Full confession: I come from fundamentalist stock. Whilst my paternal grandfather was Catholic and my maternal grandmother Anglican, and whilst I now identify more with those traditions, I was raised in the Protestant fundamentalism preferred by my mother's family. And with that sort of fundamentalism comes inerrancy, often stated as the first line in such churches's statements of faith, before even God.
Protestant fundamentalism, as most people who might read this blog post are probably aware, supposes that the bible is God's final word on all matters of doctrine and practice. The bible says homosexuality is bad? Well, then, by golly gee wow, homosexuality is bad. Before that the bible was used to say that women should stay quiet in church (indeed, in the church in which I was raised it was a matter of debate whether women could even sing during services, lest scripture be violated). The bible was also used to support bans against interracial relationships and to justify slavery. Inerrancy has a problematic track record.
Now, of course, the clever inerrantist will object that such thinking on women, interracial relationships, and slavery represent misreadings on scripture. But here the inerrantist reveals her or his self to perhaps not be as clever as she or he would like to think, for almost invariably in the next sentence she or he will then assure us that what the bible says on homosexuality cannot possibly be a misreading, with the same confident vehemence that past generations held on their views on women, "race-mixing," and slavery. Few is the inerrantist who will admit that perhaps their own reading is as susceptible to error as these readers. It begins to appears as if what is inerrant is not so much scripture as the inerrantists' proclamations thereupon.
The problem lies not simply in how scriptures are being read but in how it is thought to function in church and Christian life. The entire premise is that if the scriptures are to be authoritative they must be the last word. They must be what settles the discussion, once and for all. Yet revisions of what scripture means to the faith community demonstrate that they do not settle discussions once and for all. So, let me offer a bold suggestion: the scriptures are authoritative not because they contain the last words for faith and practice but because they contain the first. They initiate the discussion, and as such they establish certain ways of thinking that will forever guide the discussion, but they are not a law book or criminal code that lays out in codified form all that one should do and think.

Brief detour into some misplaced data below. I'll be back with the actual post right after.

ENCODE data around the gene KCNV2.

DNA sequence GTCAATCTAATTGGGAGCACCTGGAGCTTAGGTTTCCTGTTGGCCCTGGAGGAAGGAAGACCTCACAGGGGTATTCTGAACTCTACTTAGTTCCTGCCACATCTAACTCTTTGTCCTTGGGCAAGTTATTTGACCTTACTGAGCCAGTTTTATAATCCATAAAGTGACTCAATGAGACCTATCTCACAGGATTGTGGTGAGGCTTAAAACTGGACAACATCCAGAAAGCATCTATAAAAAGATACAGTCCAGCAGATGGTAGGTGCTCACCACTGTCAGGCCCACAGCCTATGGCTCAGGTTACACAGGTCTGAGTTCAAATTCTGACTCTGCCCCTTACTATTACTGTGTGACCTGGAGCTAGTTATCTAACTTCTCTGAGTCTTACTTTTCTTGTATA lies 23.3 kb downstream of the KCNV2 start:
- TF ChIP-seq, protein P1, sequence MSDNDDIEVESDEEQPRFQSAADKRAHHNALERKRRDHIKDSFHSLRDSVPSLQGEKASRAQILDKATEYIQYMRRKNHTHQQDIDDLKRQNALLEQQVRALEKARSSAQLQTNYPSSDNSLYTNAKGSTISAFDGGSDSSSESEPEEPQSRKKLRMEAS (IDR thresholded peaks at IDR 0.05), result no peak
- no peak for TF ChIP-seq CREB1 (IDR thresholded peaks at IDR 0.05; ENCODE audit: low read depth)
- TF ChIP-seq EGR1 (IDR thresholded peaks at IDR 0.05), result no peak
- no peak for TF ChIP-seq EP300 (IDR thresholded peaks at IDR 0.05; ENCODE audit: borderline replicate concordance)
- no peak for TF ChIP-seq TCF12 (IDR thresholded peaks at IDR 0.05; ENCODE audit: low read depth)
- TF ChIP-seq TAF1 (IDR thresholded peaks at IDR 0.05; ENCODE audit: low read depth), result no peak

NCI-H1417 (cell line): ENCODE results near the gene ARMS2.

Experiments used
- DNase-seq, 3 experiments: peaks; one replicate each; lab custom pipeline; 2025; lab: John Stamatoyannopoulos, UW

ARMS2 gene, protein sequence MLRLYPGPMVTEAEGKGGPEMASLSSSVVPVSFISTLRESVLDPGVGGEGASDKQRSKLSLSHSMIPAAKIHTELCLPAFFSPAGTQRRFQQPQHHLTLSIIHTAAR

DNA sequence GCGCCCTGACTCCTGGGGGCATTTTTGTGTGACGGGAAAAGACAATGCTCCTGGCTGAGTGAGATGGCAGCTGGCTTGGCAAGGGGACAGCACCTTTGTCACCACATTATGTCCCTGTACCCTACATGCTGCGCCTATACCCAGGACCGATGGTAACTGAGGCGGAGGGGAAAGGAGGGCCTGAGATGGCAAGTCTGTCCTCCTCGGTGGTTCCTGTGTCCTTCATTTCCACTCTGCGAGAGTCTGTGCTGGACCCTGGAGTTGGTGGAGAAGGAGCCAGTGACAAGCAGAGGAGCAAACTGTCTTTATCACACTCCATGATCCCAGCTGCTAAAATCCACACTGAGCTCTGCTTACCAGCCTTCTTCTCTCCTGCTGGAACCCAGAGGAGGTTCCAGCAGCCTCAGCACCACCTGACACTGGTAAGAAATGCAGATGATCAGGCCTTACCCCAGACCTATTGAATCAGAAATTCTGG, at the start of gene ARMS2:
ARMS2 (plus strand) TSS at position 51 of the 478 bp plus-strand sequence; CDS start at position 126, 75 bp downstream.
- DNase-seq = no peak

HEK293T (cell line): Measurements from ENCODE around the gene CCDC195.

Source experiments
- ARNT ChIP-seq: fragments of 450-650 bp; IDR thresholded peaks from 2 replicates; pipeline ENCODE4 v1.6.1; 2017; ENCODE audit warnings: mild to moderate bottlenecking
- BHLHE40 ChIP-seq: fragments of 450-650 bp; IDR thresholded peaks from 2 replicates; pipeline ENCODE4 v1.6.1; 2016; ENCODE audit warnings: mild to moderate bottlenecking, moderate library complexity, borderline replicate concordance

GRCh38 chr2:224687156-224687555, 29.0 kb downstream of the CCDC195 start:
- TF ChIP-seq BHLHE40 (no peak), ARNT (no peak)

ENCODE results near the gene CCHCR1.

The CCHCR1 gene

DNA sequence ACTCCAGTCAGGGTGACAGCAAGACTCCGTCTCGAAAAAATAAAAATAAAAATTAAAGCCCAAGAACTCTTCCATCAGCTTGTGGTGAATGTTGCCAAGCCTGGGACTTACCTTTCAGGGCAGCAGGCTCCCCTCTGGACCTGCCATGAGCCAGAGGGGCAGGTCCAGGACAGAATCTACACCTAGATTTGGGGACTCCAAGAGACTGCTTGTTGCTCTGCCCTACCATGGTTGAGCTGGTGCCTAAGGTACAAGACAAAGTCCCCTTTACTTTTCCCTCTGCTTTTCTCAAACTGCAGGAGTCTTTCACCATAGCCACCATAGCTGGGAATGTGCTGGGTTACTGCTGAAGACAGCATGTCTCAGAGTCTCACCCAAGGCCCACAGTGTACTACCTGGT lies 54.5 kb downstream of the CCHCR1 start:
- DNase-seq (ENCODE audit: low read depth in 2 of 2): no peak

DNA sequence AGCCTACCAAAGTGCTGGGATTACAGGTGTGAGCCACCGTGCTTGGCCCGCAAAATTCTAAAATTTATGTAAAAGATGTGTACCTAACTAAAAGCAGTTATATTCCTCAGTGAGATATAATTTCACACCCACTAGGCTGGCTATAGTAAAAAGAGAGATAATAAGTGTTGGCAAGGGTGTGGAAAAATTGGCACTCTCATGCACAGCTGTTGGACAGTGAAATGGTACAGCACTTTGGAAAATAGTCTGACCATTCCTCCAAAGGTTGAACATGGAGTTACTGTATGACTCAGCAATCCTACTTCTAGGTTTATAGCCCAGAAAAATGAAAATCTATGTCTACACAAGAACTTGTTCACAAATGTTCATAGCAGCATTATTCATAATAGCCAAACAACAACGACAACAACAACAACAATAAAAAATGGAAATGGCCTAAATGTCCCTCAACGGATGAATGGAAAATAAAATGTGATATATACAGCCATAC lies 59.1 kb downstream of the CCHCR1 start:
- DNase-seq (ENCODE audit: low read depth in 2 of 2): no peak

Under such an understanding Christian thought would look to the scriptures not so much for answers but for questions. And the Christian who looks at the scriptures thus will discover that a oddly-shaped question mark: not a squiggle and a dot, but rather a cross, for the cross is the punctuation mark next to any and all Christian reasoning. Not the cross as a metaphysical concept of atonement, etc., but rather the sign of a broken body, of the weak trampled by the strong. Christianity's bold proclamation is that God sides not with the great and powerful but with the lowly and weak, and that those who are murdered will in the fullness of time be vindicated over those who killed them. Christianity's bold claim is that the meek will inherit the Earth: not heaven, not metaphorically, but this world, this one in which we live. It is, Paul says, foolishness to those who do not believe, but it is to those who belief the sign of history in the making. It is the first word of Christianity, and calls in question every effort to give the final words.
This then becomes a way of thinking about history. Not of history in the more superficial albeit essential sense, of the what actually happened, but in the deeper and more excellent sense, of the what does it mean. At the risk of sounding supersessionist (which is definitely not my intent, as that would violate the principle of siding with the persecuted over the persecutors), I would suggest that this preferential option for the weak (which of course includes a preferential option for the poor) is found already in the Tanakh/Old Testament. It is a well-known feature of the T/OT that God prefers the younger brother over the older, the disenfranchised over the franchised. God chooses for God's own people not a great empire but a people that is no people and that has no land. God's laws provide for the stranger in the midst of that people, for the care of the poor, etc. The prophets and the psalms regularly talking about God lifting up the vanquished and laying low the conqueror.
This continues to this day. We revere those killed in the Holocaust whilst reviling those who killed them. The tyrant is revealed as nothing more than a bully, his victims as long-suffering exemplars of what it means to be human. There is a Martin Luther King, Jr., Day, but no George Wallace Day. The great people of history, the ones that we really remember, are not the kings and conquerors, but the ones who died in the name of humanity. They are the martyrs, the witnesses to this alien logic, to this first word, the word that says that in the end not power but goodness triumph.